5 easy ways to create a more sustainable office


Many of us are eco-conscious at home, but those habits don’t always translate into a sustainable office space. Here’s how to turn over a new leaf.

Australian workplaces generate over 12.5 million tonnes of waste each year, 46 per cent of which is sent to landfill – when much of it could have been recycled or repurposed. A sustainable office isn’t just good for the planet, says Kerryn Wilmot, research principal and architect at the Institute for Sustainable Futures, “It’s been proven that our physiology, nervous and endocrine system function better in eco-friendly offices.” So, armed with good intentions, where do you start?

1. Recycling

Introduce separated bins for glass, tins, plastic and paper. You can have a worm farm in a unit, so why not an office?

If everyone brings their lunch in reusable containers and uses office-provided cups, plates and cutlery, you can reduce landfill waste to zero. Encourage people to drink tap rather than bottled water,
or install a water filter.

Paper accounts for about 76 per cent of office waste. If you must print, set all printers to draft double-sided, narrow margins and black and white.

Lobby the procurement manager to buy refillable pens, recycled toilet paper, cloth towels and dishcloths and environmentally-friendly cleaning products. Recycle printer cartridges: try Cartridges 4 Planet Ark or Quickfill Toners, Lamp Recyclers Ezy-Return takes old fluorescent tubes.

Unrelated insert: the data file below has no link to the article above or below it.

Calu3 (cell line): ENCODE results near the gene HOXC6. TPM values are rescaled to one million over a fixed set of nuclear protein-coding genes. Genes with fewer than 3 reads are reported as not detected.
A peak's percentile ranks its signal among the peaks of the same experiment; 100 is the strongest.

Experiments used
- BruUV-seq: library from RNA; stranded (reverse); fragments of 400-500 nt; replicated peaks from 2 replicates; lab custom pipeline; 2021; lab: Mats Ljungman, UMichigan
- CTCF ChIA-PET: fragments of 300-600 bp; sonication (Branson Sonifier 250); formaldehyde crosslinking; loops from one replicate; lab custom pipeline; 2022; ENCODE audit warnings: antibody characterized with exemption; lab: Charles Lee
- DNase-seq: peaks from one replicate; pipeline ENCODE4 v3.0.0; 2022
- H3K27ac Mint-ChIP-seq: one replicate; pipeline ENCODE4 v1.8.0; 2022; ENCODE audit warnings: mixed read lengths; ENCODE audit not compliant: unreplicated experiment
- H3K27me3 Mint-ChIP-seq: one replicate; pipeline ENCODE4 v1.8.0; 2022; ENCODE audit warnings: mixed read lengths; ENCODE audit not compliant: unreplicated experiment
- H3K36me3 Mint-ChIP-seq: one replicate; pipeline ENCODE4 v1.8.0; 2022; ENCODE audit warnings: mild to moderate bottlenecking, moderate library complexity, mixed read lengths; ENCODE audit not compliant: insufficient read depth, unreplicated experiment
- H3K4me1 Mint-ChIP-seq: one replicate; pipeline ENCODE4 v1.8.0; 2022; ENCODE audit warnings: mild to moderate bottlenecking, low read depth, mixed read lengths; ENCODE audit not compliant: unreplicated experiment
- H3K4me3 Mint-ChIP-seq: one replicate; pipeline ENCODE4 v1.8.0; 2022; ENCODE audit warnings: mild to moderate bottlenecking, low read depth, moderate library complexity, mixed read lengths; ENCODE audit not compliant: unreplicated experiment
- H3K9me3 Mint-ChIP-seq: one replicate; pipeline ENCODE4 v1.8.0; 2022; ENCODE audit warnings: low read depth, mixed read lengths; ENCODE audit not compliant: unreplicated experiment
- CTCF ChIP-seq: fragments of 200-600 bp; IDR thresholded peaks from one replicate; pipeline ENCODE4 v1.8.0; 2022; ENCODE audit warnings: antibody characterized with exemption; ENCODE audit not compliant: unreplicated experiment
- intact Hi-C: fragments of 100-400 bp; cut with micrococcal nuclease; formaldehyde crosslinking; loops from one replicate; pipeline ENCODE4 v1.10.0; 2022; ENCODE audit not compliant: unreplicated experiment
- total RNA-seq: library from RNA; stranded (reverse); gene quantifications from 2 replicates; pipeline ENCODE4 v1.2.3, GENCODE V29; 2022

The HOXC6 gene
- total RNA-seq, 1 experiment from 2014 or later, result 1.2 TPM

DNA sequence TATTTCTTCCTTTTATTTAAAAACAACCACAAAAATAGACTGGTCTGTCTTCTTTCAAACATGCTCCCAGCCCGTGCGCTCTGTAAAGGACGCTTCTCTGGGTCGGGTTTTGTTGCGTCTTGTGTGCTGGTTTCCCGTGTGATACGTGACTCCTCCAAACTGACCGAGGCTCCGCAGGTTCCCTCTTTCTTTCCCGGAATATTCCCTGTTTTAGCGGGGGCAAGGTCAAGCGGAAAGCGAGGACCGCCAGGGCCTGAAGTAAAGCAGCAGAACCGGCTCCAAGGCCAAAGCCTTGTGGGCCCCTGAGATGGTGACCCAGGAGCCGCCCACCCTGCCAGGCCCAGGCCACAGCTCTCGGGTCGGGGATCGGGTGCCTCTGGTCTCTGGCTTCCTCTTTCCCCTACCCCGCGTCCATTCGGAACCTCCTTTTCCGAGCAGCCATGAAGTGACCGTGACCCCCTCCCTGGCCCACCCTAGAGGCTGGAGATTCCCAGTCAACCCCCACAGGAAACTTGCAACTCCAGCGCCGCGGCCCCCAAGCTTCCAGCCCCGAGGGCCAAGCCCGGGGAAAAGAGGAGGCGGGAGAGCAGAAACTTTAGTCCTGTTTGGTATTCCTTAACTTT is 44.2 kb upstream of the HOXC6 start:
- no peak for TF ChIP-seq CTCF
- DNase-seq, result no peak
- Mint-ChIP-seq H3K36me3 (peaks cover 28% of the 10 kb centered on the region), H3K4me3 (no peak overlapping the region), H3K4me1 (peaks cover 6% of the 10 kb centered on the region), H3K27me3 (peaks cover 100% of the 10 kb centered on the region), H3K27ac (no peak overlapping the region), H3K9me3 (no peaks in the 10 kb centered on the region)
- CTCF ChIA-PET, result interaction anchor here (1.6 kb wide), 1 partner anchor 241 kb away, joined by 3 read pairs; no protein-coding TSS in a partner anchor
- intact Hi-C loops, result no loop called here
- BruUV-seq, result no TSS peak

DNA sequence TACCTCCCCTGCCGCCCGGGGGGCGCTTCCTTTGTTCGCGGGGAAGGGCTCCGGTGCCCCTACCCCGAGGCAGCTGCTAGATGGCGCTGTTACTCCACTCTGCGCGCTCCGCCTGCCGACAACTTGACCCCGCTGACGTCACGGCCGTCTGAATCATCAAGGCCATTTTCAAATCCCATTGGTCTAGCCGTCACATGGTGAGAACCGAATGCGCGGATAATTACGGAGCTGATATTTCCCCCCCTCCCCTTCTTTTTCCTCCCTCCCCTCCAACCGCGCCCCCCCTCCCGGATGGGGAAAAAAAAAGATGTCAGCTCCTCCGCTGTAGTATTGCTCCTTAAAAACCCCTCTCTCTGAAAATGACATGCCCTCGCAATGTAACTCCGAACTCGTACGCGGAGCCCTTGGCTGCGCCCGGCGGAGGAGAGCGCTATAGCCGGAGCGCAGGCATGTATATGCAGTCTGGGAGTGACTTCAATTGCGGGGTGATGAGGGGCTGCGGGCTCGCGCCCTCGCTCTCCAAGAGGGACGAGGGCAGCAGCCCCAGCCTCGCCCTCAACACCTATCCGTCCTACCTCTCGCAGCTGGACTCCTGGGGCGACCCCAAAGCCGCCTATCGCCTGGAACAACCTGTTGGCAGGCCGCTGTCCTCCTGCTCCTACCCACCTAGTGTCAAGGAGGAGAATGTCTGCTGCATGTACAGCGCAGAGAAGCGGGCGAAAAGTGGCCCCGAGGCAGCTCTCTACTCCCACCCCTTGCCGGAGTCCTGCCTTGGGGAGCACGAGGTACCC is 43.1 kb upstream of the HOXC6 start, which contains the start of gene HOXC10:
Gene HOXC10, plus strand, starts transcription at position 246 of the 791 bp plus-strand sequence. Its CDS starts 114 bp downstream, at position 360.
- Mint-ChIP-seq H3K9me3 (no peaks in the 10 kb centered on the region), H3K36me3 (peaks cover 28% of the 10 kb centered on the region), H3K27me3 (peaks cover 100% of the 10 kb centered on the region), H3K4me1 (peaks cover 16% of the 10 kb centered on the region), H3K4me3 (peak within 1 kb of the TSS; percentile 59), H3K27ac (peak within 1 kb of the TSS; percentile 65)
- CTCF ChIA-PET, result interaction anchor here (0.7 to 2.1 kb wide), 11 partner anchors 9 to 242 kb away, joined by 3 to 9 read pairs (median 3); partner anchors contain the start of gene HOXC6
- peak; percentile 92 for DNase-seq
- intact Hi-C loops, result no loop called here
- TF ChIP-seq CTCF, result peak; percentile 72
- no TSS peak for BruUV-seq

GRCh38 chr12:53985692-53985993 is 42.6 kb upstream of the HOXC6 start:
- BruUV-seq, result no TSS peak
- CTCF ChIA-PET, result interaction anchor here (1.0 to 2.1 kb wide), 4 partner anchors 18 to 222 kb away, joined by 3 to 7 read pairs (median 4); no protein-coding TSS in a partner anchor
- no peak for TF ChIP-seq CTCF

2. Energy

IT staff can ensure computers go to sleep or screensaver mode when not in use. At night, turn off computers at the power point.

Lobby the business to switch to a renewable energy provider through the government’s Greenpower program. You can also have stairways, corridors, toilets and kitchens with movement sensors that turn lights on only when needed.

3. Transport

A sustainable office can start from home. Encourage employees to use public transport by subsidising travel cards and also providing bike racks, lockers and showers. If employees must use cars, consider carpooling.

And why not allow employees to work remotely and have a hot-desking system? When they do come in, employees can use laptops which require a third less energy than desktop computers. Your business will then need a smaller office space, and will make a lighter overall environmental footprint.

At the same time, video-conferencing reduces business travel and especially carbon emissions if it cuts down on plane trips.

4. Plants and green views

Bring nature indoors. Plants reverse some toxicity by absorbing and degrading Volatile Organic Compounds or VOCs (found in paint solvent, glues, furniture, computers and carpet backing), carbon dioxide, nitrogen and sulphur oxides. Plants also cool air through transpiration.  Be inspired by Canon, who have built a green wall in their office made from recycled cartridges!

5. Structural change

If you are considering an office refit or new build, contact the Green Building Council of Australia, which is a resource for how to build sustainably. Top tier buildings are also adopting the WELL Building Standard, an international system that measures and certifies a building on how it impacts health and wellbeing.

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5 easy ways to create a more sustainable office